NFL: Best Offensive Linemen Of All-Time

John LewisSenior Writer IApril 23, 2008

With the first pick in the 2008 NFL Draft the Miami Dolphins selects Jake Long, offensive lineman out of the University of Michigan.  Obviously the men upfront are important and they get left out of most conversations about the best players in NFL history.

So the idea here is to show the O-lineman some love.  With out further adieu here is the list top to bottom in no particular order.

Anthony Muñoz
The number three pick in 1980 by the Cincinnati Bengals out of the University of Southern California, he was considered a risk because of his inability to stay healthy.  Well all his did was play 164 out of a possible 168 games in a 10 year span.  He was  selected to 11 straight pro bowls, was named an all pro 11 straight seasons, was named the NFL offensive lineman of the year in 1981, 1987 and 1988, and the NFL Players Association lineman of the year in 1981, 1985, 1988 and 1989.  

Munoz, at 6-6 and 278 pounds, he was quick and strong enough to block even the best pass rusher and was the anchor of the Bengal offensive line for 13 years.  Hands down the best lineman in NFL history.

Art Shell
Drafted in the third round in 1968 out of Maryland Eastern Shore. Shell didn't become the everyday starter until 1971.  But once inserted into the lineup he became widely recognized as one of the premier offensive linemen in the National Football League.  He was either a first or second team all pro for six straight seasons and was selected to eight straight pro bowls.

Shell played in 23 playoff games, eight AFL/AFC championship games and two super bowls victories.  He was quite durable as well playing in 156 straight games before an injury sidelined him for five games.  He then played another 51 straight before an injury forced his retirement in 1982.

Larry Allen

Allen was drafted in the second round by the Dallas Cowboys in 1994 out of Sonoma State, and is considered to be the strongest player in NFL history.  Allen impressed scouts with his 900-lb squat and deadlift and 700-lb bench press.  He was also the key front man during the Cowboys Super Bowl run in 1995.

Allen played in the pro bowl 11 times, at three different offensive line positions, and was named eight times as an all pro.  He's a member of the 90's all NFL team and has appeared in more pro bowls than any other Dallas Cowboys offensive player.  On a side note, Allen won ESPN's strongest man award at the 2006 and 2007 pro bowl when he was able to bench press 225-lb's 43 times.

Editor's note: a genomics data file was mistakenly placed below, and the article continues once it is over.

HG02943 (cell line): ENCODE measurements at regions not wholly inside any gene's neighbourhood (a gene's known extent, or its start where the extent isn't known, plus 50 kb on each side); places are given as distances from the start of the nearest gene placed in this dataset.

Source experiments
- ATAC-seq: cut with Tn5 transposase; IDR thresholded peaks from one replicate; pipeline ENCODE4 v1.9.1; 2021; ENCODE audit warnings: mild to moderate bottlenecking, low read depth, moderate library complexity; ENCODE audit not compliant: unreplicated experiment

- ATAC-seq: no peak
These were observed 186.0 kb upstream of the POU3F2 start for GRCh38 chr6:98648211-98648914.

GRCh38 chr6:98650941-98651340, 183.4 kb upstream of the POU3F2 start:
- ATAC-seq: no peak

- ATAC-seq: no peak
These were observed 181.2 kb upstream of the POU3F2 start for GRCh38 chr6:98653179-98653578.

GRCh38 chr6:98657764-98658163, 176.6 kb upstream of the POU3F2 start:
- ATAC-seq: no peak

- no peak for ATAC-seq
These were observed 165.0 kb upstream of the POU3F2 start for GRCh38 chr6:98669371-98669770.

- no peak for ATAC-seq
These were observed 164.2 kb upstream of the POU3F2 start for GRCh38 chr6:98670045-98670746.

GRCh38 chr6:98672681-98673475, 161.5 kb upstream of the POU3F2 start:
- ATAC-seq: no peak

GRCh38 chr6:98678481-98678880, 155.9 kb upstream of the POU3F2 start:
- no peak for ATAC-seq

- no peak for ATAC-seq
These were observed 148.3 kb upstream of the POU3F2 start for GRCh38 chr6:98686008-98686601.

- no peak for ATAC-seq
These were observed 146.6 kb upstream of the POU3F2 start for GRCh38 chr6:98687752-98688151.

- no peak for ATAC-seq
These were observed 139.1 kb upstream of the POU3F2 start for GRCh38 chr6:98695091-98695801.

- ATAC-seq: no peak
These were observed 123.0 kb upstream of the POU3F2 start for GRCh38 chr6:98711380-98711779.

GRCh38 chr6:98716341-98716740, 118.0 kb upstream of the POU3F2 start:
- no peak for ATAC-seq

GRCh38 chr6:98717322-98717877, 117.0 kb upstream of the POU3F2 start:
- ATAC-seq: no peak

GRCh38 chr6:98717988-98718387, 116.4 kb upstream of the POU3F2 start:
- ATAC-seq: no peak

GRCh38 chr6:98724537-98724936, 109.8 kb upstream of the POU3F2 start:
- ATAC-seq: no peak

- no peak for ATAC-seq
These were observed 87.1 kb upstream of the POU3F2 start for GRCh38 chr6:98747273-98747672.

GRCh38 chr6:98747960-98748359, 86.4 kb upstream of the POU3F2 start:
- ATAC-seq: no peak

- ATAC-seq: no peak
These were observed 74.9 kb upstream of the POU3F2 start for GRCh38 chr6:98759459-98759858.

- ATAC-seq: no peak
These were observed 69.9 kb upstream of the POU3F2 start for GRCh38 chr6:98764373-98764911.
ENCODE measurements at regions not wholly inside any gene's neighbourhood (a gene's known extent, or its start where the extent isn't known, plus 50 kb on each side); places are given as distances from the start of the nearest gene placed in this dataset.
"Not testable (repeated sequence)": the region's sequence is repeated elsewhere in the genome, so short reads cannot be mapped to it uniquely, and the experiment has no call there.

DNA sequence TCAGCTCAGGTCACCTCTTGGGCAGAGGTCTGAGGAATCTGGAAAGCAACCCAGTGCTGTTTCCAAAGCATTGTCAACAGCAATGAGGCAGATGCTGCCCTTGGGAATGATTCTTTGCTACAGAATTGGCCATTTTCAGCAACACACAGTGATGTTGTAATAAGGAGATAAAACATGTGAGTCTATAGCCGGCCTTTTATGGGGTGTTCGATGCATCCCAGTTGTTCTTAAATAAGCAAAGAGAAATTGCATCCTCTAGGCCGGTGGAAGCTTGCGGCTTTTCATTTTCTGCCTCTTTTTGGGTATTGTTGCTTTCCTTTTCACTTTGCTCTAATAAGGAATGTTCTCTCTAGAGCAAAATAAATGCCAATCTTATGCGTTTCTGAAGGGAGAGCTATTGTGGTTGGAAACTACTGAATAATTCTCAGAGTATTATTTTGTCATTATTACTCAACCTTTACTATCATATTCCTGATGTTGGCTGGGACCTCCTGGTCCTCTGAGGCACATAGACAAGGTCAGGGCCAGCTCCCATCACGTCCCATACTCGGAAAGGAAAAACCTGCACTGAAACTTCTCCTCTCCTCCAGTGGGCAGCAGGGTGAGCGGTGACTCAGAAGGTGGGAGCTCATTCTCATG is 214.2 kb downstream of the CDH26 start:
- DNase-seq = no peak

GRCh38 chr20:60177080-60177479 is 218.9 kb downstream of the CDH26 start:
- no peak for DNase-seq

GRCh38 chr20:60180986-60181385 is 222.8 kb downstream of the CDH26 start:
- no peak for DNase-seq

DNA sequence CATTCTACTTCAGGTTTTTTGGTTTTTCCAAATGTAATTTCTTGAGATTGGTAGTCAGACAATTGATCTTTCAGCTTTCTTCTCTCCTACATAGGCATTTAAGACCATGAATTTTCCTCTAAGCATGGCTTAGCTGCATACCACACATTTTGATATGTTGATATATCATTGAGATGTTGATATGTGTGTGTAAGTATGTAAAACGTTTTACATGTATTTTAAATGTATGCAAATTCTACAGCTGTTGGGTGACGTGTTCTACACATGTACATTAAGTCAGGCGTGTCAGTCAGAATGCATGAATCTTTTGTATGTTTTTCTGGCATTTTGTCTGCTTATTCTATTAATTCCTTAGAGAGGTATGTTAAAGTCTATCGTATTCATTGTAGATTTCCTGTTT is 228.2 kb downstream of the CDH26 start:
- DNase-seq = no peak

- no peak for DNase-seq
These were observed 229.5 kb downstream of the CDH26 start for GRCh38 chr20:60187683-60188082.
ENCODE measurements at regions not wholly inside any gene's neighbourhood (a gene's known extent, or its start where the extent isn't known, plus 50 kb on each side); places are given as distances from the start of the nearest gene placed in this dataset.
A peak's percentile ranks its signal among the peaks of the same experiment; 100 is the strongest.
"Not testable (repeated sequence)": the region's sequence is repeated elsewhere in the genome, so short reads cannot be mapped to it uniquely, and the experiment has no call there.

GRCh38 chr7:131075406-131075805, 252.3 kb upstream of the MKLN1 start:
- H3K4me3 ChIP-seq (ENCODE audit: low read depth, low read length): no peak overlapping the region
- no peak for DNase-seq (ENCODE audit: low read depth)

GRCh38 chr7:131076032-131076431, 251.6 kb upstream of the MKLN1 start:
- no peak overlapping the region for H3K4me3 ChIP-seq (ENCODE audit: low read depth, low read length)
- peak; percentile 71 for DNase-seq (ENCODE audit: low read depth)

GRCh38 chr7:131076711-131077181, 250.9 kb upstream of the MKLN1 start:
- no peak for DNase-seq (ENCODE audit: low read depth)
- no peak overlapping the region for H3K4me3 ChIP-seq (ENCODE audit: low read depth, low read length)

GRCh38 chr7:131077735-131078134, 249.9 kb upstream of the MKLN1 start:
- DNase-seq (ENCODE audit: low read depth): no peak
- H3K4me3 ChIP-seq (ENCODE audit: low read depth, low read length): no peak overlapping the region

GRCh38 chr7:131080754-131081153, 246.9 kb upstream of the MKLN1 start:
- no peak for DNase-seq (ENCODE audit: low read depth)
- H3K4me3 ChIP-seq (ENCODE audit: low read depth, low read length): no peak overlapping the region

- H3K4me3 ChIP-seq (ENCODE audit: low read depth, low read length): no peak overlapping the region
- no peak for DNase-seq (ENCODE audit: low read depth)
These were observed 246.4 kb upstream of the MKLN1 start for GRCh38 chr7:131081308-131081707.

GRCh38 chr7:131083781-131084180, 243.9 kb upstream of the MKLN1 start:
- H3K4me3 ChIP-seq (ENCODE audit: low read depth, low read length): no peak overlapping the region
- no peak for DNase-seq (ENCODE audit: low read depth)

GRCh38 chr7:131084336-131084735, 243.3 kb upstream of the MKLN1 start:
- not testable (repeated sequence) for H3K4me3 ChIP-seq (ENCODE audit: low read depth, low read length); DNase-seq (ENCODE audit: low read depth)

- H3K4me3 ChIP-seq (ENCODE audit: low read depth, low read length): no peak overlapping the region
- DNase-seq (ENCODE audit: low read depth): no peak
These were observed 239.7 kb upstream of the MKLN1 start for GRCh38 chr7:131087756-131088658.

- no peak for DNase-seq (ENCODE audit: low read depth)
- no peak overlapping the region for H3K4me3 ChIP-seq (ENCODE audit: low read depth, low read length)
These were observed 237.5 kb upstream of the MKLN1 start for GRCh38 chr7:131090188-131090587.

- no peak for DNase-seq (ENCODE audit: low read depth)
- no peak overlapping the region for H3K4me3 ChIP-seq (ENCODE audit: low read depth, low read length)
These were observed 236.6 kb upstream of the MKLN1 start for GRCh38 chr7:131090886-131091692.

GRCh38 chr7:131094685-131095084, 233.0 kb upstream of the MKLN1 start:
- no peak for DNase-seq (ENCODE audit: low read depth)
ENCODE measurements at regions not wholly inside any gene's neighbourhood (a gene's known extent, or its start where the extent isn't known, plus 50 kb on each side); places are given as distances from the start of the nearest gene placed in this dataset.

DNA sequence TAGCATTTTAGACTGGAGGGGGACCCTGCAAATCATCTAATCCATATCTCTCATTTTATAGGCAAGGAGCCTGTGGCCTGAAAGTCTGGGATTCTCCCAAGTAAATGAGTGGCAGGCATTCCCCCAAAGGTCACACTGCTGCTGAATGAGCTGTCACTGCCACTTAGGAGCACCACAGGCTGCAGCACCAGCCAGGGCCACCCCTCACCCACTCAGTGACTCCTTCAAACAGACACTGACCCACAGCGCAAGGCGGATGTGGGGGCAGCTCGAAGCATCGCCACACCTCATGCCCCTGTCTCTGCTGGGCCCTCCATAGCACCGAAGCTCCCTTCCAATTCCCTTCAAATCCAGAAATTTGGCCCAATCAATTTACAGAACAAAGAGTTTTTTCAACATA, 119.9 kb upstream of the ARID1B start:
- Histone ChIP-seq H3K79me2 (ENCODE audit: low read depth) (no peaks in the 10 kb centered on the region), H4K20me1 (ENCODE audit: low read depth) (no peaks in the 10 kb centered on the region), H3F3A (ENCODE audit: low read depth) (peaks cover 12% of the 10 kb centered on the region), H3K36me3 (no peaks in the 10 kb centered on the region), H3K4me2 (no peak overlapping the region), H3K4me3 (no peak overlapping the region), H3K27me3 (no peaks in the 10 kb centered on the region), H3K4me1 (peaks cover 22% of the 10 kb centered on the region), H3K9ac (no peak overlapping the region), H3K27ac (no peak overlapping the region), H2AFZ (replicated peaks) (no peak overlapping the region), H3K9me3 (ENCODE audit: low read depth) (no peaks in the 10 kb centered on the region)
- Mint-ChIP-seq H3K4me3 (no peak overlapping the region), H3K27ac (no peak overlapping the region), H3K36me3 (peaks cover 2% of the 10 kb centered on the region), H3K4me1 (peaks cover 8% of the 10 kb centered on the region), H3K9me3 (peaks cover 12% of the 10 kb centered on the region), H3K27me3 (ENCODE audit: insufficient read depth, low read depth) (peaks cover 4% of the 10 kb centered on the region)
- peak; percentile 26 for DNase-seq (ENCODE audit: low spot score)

Jackie Slater
Slater was drafted out of Jackson State by the Los Angeles Rams in the third round of the 1976 NFL Draft, and is tied for third all-time for the most seasons played in the history of the league. His 259 regular-season games played were the most ever by an offensive lineman when he retired, and he was the first player to play 20 seasons with one team.

Slater was voted to play in seven Pro Bowls, and made it to Super Bowl XIV with the Rams in 1979. Slater and the rest of the line helped the team to finish second in the league with 6,006 total offensive yards and gave up only 29 sacks 

Dan Dierdorf
Dierdorf was drafted out of Michigan as a second round pick by the St. Louis Cardinals in the 1971 draft.  He possessed size, speed and quickness and was named to six Pro Bowls and five All-Pro seasons as an offensive lineman during his 13 seasons.  The 6-3, 275-pounder was great as both a pass blocker and run blocker and was the fire starter for an offensive line that permitted the fewest sacks in the NFC for five straight years in the mid-1970s. 

In 1975, the Cardinals set a then-record by allowing only eight sacks in 14 games.

Honorable mentions to this list are John Hannah - New England Patriots, Forest Gregg - Green Bay Packers, Jim Parker - Baltimore Colts, Ron Yary - Minnesota Vikings, Orlando Pace - St. Louis Rams, Walt Jones - Seattle Seahawks and Jonathan Ogden - Baltimore Ravens.